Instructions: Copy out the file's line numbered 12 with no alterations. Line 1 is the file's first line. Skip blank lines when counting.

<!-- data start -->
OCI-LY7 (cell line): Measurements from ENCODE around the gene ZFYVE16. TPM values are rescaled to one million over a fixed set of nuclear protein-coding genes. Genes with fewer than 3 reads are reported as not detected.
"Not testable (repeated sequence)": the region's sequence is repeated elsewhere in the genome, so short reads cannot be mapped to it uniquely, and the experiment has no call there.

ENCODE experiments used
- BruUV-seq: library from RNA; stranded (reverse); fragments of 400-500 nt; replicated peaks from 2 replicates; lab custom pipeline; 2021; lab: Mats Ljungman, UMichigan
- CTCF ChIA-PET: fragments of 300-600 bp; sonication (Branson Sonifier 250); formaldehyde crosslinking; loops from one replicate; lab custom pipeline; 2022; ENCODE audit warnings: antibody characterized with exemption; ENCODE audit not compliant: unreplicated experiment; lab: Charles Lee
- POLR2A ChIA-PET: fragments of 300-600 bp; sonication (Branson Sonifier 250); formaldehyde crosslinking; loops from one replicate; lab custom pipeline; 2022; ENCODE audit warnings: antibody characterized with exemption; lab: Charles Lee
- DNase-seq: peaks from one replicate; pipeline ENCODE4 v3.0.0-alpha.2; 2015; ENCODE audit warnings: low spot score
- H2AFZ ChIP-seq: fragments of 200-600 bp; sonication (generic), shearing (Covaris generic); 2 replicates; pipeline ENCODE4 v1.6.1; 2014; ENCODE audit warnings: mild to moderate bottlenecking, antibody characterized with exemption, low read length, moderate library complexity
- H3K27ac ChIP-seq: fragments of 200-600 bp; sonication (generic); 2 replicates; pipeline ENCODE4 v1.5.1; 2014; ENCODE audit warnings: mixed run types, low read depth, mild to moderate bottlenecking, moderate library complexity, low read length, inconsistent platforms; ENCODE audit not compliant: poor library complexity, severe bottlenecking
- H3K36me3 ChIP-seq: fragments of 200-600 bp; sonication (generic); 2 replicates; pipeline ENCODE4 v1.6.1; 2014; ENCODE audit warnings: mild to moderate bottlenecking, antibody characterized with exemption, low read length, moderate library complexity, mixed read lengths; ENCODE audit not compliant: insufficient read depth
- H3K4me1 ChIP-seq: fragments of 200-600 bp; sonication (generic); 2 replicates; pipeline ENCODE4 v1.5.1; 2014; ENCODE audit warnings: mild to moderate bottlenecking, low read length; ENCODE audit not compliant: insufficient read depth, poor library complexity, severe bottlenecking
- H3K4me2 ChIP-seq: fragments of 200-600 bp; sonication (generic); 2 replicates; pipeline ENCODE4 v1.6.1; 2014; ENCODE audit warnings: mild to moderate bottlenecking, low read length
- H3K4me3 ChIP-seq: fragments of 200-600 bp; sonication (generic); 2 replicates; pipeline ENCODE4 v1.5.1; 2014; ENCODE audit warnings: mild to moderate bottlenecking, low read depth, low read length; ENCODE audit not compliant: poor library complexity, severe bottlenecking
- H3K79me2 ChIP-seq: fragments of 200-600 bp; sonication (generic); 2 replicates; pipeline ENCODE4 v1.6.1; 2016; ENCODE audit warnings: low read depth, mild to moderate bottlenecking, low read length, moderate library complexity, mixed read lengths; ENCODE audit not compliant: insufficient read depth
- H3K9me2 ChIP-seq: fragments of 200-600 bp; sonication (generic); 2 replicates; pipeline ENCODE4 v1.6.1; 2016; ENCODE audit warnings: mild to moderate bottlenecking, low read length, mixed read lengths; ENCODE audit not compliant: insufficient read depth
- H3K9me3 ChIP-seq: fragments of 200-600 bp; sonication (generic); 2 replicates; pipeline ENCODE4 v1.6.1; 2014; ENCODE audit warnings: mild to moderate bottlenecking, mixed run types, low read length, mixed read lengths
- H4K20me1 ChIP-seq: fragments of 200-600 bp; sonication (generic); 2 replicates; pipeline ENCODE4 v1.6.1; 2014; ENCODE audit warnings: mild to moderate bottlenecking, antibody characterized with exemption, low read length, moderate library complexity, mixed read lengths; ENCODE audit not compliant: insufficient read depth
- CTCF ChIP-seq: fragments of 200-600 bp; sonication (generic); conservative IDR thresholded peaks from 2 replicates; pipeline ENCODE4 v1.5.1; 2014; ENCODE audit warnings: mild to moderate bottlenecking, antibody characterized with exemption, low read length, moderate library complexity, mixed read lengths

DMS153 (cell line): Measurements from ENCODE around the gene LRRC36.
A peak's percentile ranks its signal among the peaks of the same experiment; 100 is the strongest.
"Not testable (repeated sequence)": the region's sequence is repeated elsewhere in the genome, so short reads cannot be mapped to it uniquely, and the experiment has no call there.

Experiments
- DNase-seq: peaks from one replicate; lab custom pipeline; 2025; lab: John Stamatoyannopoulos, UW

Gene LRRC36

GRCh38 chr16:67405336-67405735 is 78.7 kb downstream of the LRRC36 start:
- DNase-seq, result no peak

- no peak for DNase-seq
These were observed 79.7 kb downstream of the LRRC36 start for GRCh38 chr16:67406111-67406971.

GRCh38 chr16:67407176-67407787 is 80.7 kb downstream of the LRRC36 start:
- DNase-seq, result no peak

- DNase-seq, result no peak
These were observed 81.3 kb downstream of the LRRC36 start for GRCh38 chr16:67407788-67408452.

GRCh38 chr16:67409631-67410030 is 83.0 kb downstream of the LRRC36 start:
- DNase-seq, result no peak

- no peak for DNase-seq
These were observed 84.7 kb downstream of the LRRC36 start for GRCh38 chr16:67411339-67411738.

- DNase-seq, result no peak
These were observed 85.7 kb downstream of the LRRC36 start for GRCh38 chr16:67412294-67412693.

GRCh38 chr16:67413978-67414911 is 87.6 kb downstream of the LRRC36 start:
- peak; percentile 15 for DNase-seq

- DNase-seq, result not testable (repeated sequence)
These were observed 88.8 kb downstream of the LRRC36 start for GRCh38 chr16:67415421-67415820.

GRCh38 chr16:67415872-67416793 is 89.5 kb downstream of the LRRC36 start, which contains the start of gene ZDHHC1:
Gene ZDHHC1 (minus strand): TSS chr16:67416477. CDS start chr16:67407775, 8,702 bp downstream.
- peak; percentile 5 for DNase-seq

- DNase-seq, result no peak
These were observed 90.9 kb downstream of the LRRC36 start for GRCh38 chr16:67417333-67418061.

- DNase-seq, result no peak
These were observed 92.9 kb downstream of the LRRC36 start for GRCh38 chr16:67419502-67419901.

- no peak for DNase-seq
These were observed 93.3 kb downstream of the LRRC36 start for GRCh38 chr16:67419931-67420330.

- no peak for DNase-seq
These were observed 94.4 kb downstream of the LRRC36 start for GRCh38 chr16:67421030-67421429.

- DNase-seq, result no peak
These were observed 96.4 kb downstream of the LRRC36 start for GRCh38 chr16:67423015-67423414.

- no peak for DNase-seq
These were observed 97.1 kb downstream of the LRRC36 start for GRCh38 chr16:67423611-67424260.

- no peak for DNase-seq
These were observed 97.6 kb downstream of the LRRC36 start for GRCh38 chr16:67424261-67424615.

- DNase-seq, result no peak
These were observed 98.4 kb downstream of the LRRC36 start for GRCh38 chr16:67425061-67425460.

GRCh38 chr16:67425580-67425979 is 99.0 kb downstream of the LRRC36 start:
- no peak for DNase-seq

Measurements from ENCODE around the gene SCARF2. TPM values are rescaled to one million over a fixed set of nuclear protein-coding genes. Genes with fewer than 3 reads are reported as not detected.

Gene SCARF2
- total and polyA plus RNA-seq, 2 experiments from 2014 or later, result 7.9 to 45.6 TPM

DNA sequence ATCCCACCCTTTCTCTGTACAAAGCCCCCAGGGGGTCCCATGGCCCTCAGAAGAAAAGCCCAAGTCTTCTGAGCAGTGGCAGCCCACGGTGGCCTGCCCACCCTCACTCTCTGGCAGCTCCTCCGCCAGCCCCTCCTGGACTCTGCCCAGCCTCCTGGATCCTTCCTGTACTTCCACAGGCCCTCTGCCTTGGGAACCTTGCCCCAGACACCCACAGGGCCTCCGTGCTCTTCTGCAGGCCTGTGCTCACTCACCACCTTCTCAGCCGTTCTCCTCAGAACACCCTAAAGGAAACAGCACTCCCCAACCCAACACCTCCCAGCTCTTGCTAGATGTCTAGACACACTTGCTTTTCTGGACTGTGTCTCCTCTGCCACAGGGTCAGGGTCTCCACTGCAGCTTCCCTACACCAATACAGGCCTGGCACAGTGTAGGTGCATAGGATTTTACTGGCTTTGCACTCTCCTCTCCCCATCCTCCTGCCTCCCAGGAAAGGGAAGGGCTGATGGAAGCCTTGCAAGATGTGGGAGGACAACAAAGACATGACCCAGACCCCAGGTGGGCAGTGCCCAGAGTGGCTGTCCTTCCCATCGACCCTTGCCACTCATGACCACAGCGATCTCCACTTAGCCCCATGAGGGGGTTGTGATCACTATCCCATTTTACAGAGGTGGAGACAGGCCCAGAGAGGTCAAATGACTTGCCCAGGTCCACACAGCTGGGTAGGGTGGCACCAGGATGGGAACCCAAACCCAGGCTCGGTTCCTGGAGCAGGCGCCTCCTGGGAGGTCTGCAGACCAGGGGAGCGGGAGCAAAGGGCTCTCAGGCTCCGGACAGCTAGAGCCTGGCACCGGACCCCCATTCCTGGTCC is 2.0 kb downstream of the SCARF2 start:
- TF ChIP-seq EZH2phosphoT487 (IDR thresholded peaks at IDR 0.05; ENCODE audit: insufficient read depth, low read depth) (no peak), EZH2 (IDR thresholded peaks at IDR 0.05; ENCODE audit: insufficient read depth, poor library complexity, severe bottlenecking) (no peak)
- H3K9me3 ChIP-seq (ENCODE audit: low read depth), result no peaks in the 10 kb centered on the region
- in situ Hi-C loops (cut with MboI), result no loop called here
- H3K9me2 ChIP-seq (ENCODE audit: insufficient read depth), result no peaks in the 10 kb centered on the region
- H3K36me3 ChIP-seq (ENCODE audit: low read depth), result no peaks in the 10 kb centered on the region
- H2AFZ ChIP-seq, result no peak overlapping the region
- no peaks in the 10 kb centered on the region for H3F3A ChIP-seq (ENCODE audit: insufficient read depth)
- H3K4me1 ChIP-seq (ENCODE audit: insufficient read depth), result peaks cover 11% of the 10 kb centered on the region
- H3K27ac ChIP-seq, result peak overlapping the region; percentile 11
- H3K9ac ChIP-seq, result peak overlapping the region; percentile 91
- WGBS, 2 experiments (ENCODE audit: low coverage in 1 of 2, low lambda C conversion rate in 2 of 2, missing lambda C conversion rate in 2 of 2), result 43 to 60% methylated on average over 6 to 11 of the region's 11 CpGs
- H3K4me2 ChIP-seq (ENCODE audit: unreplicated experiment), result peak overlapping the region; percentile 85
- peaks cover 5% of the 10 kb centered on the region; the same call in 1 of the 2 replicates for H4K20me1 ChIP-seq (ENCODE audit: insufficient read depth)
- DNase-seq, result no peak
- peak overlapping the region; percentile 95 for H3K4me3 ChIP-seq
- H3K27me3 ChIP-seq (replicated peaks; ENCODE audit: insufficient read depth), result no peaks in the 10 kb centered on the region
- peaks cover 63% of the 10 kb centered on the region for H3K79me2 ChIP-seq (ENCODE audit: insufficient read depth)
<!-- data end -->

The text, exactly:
- H3K4me2 ChIP-seq: fragments of 200-600 bp; sonication (generic); 2 replicates; pipeline ENCODE4 v1.6.1; 2014; ENCODE audit warnings: mild to moderate bottlenecking, low read length